Except for his time at Radio Antilles, a whole generation ago, I don't think he has ever worked for a major news organization--even a Caribbean major news organization. Most of his fame as a journalist rests on his newspapers. He had one in Montserrat, and after the volcano he moved to Nevis, where he started another one. In Montserrat he had experienced his family connections to the government (he was the son of one Chief Minister and the brother of another) as both a liability and an asset. In Nevis, though, he was on his own. He wrote and gathered the editorial content; his female assistant, a young woman with a high-school education and singular presence of mind, tact and kindness, who laid out the paper, took in the few ads, and helped manage the commercial printing press that subsidized the whole thing, and a couple of printers who operated the press. If his circulation ever topped a few hundred issues of each weekly edition I never knew about it. Occasionally, because of one problem or another a paper wouldn't get printed, there'd be a gap. But it would always come back. It was about 12 pages in all, three spreads, printed on sheets of bond paper. He had to travel to Puerto Rico in person to buy things like printing inks.
When I first encountered it at the all-night grocery in St. Kitts, I didn't know what to make of it. On the front page, typically, the sort of screaming headlines usually devoted to major catastrophes (144-point block caps) would declare Mr. Edric Stanley's opinion of some latest piece of Nevis politics--a land deal, some proposed program, some bit of ministerial malfeasance. Below the headlines there would be a stock photo of Mr. Stanley. Sometimes it was not Mr. Stanley but some other prominent Nevisian, who would basically have almost the whole front page to air their views. These Nevisians were businesspeople, mostly, who found themselves in opposition to the government. Page 2 was usually occupied by a full-page ad for a hotel on the waterfront in Basseterre that belonged to Mr. Bramble and his wife. There was another regularly running half-page ad promoting, weirdly, gasoline and vitamins. This ad, I learned eventually, was for Mr. Stanley's gas station. The rest of the paper was mostly the same edited government press releases that filled up half of the other local paper, a puzzle and comics page, and a couple of regular columnists including a public health nurse. It sounds terrible, except that what it supported each week was one piece of serious journalism written by Mr. Bramble, and a funny, nervy, and completely original editorial written by Mr. Bramble.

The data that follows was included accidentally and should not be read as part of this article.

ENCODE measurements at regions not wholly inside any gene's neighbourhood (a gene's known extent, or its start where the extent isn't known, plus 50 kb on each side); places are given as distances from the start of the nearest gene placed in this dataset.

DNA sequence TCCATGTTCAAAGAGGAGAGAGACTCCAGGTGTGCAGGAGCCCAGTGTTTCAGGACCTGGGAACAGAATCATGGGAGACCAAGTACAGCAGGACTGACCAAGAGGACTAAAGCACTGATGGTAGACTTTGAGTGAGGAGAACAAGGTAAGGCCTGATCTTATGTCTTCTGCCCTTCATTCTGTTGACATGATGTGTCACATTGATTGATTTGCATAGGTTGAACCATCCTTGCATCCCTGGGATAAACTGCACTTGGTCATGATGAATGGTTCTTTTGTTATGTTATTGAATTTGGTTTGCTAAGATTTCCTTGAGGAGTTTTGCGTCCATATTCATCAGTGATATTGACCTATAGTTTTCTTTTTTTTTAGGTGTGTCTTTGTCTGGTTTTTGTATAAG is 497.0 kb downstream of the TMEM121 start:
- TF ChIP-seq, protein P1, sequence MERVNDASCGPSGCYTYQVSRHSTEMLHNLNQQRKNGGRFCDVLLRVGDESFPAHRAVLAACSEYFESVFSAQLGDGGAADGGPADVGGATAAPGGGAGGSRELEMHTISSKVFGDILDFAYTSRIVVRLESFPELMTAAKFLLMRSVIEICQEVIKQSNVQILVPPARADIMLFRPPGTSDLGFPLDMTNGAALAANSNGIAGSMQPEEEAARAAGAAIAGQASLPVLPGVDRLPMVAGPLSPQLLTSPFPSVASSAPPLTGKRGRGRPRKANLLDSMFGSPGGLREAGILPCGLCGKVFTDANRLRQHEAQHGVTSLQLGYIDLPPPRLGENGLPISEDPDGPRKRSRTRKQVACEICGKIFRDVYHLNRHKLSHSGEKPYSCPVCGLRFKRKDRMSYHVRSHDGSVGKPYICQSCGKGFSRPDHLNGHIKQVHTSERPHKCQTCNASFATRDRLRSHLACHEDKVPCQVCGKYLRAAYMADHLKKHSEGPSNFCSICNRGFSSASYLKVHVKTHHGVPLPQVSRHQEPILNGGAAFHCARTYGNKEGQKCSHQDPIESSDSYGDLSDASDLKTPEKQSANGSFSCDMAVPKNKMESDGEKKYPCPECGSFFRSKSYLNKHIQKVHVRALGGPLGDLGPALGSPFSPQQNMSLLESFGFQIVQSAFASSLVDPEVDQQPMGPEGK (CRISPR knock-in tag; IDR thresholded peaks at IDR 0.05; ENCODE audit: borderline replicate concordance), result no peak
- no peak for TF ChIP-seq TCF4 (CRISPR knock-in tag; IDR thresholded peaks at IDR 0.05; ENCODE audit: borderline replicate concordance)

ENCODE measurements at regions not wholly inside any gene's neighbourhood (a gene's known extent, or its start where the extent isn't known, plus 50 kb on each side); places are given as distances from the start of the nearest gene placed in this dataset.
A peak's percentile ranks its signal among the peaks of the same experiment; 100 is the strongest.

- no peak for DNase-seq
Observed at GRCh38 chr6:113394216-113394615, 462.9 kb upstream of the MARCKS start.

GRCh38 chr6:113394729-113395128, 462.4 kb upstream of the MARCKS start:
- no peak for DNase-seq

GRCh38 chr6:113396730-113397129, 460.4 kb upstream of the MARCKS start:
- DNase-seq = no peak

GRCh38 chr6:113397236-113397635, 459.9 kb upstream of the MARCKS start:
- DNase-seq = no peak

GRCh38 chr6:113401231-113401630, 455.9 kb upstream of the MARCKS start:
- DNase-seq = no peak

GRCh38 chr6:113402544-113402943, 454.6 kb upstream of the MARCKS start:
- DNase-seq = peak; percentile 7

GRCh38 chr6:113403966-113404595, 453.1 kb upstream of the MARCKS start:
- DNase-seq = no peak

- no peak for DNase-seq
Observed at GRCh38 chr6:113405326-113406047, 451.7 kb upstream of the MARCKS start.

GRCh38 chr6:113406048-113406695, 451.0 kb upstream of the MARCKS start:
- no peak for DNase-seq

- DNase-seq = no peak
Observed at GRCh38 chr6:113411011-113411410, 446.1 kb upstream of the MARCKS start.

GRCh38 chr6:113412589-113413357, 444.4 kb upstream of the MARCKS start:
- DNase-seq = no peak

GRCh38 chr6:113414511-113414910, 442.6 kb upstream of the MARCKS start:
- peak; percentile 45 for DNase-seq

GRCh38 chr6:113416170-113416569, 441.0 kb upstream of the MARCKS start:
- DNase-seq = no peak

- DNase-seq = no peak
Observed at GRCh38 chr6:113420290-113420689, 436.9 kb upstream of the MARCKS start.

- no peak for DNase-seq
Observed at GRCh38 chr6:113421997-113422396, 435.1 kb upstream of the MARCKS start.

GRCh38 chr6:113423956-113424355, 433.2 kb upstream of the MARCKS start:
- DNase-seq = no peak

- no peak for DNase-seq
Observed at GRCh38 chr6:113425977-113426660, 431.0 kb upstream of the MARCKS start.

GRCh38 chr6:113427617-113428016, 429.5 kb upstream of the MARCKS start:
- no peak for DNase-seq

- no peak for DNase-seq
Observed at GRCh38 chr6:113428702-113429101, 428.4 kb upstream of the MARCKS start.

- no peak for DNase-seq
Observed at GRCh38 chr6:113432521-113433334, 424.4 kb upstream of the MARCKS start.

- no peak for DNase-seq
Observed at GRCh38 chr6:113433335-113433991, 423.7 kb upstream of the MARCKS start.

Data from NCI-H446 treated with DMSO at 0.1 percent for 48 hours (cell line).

In his one piece of actual journalism, and in his one weekly editorial, Mr. Bramble showed two rare virtues: one, he wrote beautifully, and two, he was tenacious. He did not let go of things. He did not move on, he did not forget or let you forget. He had a special gift for attacking certain sacred cultural assumptions. There was a minister of government at the time (he's dead now), he was actually the deputy premier, a big useless lump, grossly obese. The brother of this minister was considered a Great Man because he had a very successful ice cream shop in New York and had once been featured in one of those "model immigrant makes good" stories in the New York Times. The ice-cream shop brother's aura of fame and success sort of extended as far as the big useless minister brother. And Mr. Bramble did not spare them. I just remember one editorial in which he was attacking some government project of dubious public value but probably considerable private benefit, and announced that if it went through, "Mr. Guishard will be able to sit up to his neck in ice cream..." He was a genius at needling